Even though I work for a company that specializes in advanced technologies for remote access, my own interests, and the focus of my work, has always been on the human parts of HR – recruiting and onboarding the right people, training them, developing their skills, fostering a collegial and productive work environment, providing timely feedback, communicating the company’s culture, and in other ways making the employee experience as healthy and positive as possible. However, during the past year, Covid-19 has really highlighted the importance of using new technologies in HR. Here’s why:
We’re a global organization. But before the pandemic, our corporate culture largely centered around our main headquarters office in Germany, where teams and teamwork were fundamental elements of the employee experience – even to the point of being embedded in our company name: TeamViewer. Then Covid-19 shut down all but the most essential work being performed in the office. Like so many other organizations, we became largely virtualized overnight, in most cases using the same remote communication services we had developed and supplied to our customers all around the world.
To those of us in HR, it meant that the informal, high-touch methods we had relied on to check in on people – dropping into someone’s office or talking with them by the coffee machine – simply weren’t available anymore. Where we were once able to understand the needs, expectations, and feelings in different teams by osmosis and draw energy from it, we now needed something more. The sort of informal recognition which is customary in an office environment would now either require taking the time to use some sort of technical platform, or not get communicated at all.
As a result, new software applications are advancing rapidly. For example, recognition platforms – technologies that enable effective acknowledgment and on-time employee feedback – are becoming more and more prominent in HR. Companies are boosting their employee experience programs and revising traditional policies that formerly looked down on remote work. Various forms of automation to streamline and more accurately select the right people for the right roles, including artificial intelligence, are already becoming the norm in recruiting practices.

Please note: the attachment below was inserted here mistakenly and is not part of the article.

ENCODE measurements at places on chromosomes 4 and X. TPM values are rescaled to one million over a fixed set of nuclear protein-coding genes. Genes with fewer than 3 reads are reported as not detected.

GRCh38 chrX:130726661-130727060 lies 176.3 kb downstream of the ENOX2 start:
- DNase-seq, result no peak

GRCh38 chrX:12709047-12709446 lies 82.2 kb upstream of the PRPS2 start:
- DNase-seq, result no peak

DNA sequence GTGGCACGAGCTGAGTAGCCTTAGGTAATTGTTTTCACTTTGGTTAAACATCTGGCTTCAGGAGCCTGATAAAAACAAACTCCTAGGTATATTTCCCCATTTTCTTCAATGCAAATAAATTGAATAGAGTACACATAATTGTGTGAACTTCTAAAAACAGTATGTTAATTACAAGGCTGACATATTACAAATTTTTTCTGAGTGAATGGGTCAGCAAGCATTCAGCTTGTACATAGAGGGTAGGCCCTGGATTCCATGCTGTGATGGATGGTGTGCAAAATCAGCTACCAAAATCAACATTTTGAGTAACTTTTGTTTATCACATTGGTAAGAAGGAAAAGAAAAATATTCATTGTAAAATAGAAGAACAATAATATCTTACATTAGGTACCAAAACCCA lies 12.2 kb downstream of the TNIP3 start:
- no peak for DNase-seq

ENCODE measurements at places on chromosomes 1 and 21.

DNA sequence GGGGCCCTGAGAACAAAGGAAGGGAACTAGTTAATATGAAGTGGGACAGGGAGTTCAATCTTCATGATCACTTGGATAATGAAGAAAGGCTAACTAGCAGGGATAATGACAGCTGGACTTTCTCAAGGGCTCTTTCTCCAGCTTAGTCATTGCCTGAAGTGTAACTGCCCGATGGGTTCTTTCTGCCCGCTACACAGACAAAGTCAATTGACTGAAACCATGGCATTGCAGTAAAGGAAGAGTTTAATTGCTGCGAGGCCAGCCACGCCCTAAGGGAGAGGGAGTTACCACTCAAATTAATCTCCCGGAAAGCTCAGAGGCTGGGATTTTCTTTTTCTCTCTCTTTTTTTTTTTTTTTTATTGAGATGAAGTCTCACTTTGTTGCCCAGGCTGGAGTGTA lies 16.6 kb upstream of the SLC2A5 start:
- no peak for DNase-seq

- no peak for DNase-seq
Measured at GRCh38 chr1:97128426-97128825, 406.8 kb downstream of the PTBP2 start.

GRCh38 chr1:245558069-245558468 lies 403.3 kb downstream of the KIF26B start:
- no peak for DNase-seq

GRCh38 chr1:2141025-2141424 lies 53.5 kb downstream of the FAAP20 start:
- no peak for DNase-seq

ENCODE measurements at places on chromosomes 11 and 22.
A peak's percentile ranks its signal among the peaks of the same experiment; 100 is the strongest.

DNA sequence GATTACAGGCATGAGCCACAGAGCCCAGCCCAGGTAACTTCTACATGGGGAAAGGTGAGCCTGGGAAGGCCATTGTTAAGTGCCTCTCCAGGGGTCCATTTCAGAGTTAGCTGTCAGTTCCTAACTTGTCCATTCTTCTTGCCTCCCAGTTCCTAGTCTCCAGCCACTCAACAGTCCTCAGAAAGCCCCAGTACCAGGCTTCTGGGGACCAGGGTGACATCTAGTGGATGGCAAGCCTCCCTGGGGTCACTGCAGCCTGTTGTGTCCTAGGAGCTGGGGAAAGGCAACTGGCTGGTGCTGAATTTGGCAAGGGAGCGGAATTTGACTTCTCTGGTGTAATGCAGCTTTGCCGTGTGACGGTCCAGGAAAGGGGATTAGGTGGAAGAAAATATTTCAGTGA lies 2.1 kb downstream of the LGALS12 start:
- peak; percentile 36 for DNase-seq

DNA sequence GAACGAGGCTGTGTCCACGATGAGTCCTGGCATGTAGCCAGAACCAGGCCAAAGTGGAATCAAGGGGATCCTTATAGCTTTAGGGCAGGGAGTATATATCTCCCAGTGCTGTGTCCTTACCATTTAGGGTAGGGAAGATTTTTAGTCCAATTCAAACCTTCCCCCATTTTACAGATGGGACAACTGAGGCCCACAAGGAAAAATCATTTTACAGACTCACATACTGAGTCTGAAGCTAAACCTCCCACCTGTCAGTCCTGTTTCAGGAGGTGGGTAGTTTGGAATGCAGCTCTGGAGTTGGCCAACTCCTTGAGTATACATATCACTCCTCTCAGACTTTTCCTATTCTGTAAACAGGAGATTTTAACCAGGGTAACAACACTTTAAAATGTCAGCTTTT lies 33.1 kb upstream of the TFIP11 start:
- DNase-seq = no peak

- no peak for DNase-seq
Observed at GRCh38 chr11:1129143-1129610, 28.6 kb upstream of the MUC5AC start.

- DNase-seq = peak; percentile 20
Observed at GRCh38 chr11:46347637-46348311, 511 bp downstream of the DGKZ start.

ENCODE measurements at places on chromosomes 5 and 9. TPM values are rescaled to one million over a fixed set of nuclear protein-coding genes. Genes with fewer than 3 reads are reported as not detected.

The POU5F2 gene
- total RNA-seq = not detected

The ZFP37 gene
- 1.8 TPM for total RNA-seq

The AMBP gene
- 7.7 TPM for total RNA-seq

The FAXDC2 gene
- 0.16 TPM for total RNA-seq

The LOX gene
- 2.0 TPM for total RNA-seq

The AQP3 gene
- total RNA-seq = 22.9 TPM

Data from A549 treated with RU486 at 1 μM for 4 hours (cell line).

For every organization, regardless of how it recruits, profiles, and assesses candidate skills, internal communication is critically important, both from an HR and an employee engagement perspective. Keeping people updated about different areas of the business is another area where technology really matters. The intranet of the late ‘90s, which was an early effort to improve an organization’s internal communications, is likely to become more important and I expect we will see a very interactive and mobile version of this.
In February, for example, Microsoft launched what it calls a new “employee experience platform,” that integrates communications with various collaboration tools, analytics, and training services.
In fact, training is one area where advanced technologies such as augmented reality, virtual reality, and artificial intelligence, are becoming especially valuable. The same simulation tools that are already being used to train machine operators, airline pilots, and first responders are being adapted to enhance job instruction in an even wider range of occupations including healthcare, research, military, and various other government functions.
Of course, the elephant in the HR room is the work-from-home phenomenon. In the year since our move from office settings began, everyone’s expectations have shifted, affecting both the company, its workforce, our suppliers, and our customers. However, not everyone’s expectations have shifted the same way. For example, there are some companies which have announced they will give all their employees the option of working from home on a permanent basis.
According to the Wall Street Journal, Salesforce.com Inc. plans for most of its 54,000 employees to work remotely, either part- or full-time, after the pandemic. “We’re not going back to the way things were,” Chief People Officer Brent Hyder told an interviewer.
The key is to provide employees with the right technologies and platforms – ones that will enable them to do their jobs as well as possible. Whether collaboration takes place in the office or from home, find the easiest way for them to maintain those relationships. That not only applies to collaboration between employees, but also with customers. So while there are many technologies designed to keep people connected, the key is making sure they have the ones that enable them to do their jobs as best and easily as possible.
I still think of myself as a people person. But particularly now that the pandemic has reshaped the economic landscape, I have become a people person with a soft spot for technology.